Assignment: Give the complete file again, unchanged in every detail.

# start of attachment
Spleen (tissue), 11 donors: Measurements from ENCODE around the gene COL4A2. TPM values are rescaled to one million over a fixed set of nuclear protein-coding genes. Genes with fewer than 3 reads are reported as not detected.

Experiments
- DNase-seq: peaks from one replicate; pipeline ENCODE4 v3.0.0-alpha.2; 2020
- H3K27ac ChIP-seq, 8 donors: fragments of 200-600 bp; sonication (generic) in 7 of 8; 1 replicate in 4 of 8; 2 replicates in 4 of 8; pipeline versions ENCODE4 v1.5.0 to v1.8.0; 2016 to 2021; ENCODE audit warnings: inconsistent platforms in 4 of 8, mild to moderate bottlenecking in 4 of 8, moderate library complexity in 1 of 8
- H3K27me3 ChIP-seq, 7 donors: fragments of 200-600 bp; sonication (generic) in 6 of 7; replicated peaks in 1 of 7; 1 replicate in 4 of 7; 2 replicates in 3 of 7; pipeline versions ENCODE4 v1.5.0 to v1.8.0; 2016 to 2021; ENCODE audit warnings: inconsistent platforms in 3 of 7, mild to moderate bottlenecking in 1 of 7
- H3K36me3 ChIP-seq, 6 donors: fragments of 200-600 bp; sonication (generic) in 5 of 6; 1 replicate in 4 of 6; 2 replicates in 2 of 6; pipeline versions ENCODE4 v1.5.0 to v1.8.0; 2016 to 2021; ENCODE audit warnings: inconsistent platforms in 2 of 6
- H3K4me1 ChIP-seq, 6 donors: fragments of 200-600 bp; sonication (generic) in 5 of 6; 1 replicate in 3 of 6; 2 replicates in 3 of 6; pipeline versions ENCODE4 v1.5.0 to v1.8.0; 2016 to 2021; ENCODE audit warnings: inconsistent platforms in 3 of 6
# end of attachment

Spleen (tissue), 11 donors: Measurements from ENCODE around the gene COL4A2. TPM values are rescaled to one million over a fixed set of nuclear protein-coding genes. Genes with fewer than 3 reads are reported as not detected.

Experiments
- DNase-seq: peaks from one replicate; pipeline ENCODE4 v3.0.0-alpha.2; 2020
- H3K27ac ChIP-seq, 8 donors: fragments of 200-600 bp; sonication (generic) in 7 of 8; 1 replicate in 4 of 8; 2 replicates in 4 of 8; pipeline versions ENCODE4 v1.5.0 to v1.8.0; 2016 to 2021; ENCODE audit warnings: inconsistent platforms in 4 of 8, mild to moderate bottlenecking in 4 of 8, moderate library complexity in 1 of 8
- H3K27me3 ChIP-seq, 7 donors: fragments of 200-600 bp; sonication (generic) in 6 of 7; replicated peaks in 1 of 7; 1 replicate in 4 of 7; 2 replicates in 3 of 7; pipeline versions ENCODE4 v1.5.0 to v1.8.0; 2016 to 2021; ENCODE audit warnings: inconsistent platforms in 3 of 7, mild to moderate bottlenecking in 1 of 7
- H3K36me3 ChIP-seq, 6 donors: fragments of 200-600 bp; sonication (generic) in 5 of 6; 1 replicate in 4 of 6; 2 replicates in 2 of 6; pipeline versions ENCODE4 v1.5.0 to v1.8.0; 2016 to 2021; ENCODE audit warnings: inconsistent platforms in 2 of 6
- H3K4me1 ChIP-seq, 6 donors: fragments of 200-600 bp; sonication (generic) in 5 of 6; 1 replicate in 3 of 6; 2 replicates in 3 of 6; pipeline versions ENCODE4 v1.5.0 to v1.8.0; 2016 to 2021; ENCODE audit warnings: inconsistent platforms in 3 of 6